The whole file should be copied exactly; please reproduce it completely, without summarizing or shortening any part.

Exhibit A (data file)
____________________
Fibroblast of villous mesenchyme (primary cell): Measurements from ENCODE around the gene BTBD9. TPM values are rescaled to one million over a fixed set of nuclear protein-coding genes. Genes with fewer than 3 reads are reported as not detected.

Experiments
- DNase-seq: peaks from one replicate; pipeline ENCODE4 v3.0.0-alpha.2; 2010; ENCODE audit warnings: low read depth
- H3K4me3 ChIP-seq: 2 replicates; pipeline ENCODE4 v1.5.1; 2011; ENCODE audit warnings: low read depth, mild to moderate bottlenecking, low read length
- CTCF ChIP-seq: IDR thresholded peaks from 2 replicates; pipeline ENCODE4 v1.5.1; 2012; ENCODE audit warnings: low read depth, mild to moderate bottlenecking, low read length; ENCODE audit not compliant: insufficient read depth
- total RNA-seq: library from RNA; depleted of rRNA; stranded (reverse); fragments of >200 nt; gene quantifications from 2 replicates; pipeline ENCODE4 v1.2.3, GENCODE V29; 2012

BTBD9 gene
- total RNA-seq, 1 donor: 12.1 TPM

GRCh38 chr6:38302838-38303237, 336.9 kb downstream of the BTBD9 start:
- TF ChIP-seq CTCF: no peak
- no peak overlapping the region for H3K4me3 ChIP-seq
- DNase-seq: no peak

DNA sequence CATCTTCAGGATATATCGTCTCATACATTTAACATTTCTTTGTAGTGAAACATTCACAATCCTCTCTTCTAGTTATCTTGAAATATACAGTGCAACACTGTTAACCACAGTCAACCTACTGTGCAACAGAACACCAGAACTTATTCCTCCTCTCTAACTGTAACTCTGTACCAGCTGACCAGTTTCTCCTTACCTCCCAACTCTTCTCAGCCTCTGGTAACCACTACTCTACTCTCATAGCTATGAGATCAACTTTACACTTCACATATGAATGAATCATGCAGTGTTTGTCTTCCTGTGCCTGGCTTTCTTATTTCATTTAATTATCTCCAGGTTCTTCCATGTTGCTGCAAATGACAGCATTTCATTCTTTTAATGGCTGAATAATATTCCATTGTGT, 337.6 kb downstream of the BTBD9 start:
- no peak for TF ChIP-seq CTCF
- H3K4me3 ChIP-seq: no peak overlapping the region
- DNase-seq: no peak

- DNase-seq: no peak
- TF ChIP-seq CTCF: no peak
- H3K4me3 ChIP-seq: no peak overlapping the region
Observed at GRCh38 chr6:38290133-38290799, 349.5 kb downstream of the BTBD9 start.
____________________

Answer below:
Fibroblast of villous mesenchyme (primary cell): Measurements from ENCODE around the gene BTBD9. TPM values are rescaled to one million over a fixed set of nuclear protein-coding genes. Genes with fewer than 3 reads are reported as not detected.

Experiments
- DNase-seq: peaks from one replicate; pipeline ENCODE4 v3.0.0-alpha.2; 2010; ENCODE audit warnings: low read depth
- H3K4me3 ChIP-seq: 2 replicates; pipeline ENCODE4 v1.5.1; 2011; ENCODE audit warnings: low read depth, mild to moderate bottlenecking, low read length
- CTCF ChIP-seq: IDR thresholded peaks from 2 replicates; pipeline ENCODE4 v1.5.1; 2012; ENCODE audit warnings: low read depth, mild to moderate bottlenecking, low read length; ENCODE audit not compliant: insufficient read depth
- total RNA-seq: library from RNA; depleted of rRNA; stranded (reverse); fragments of >200 nt; gene quantifications from 2 replicates; pipeline ENCODE4 v1.2.3, GENCODE V29; 2012

BTBD9 gene
- total RNA-seq, 1 donor: 12.1 TPM

GRCh38 chr6:38302838-38303237, 336.9 kb downstream of the BTBD9 start:
- TF ChIP-seq CTCF: no peak
- no peak overlapping the region for H3K4me3 ChIP-seq
- DNase-seq: no peak

DNA sequence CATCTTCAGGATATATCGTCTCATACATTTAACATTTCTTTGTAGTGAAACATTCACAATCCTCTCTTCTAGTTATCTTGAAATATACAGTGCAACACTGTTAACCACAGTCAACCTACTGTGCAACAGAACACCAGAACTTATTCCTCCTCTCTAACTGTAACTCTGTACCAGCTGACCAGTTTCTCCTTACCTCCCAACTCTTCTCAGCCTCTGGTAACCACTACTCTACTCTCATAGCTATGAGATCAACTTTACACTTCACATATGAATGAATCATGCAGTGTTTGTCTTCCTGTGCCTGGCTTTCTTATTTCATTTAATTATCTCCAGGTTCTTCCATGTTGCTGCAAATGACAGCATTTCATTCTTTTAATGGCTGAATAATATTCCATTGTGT, 337.6 kb downstream of the BTBD9 start:
- no peak for TF ChIP-seq CTCF
- H3K4me3 ChIP-seq: no peak overlapping the region
- DNase-seq: no peak

- DNase-seq: no peak
- TF ChIP-seq CTCF: no peak
- H3K4me3 ChIP-seq: no peak overlapping the region
Observed at GRCh38 chr6:38290133-38290799, 349.5 kb downstream of the BTBD9 start.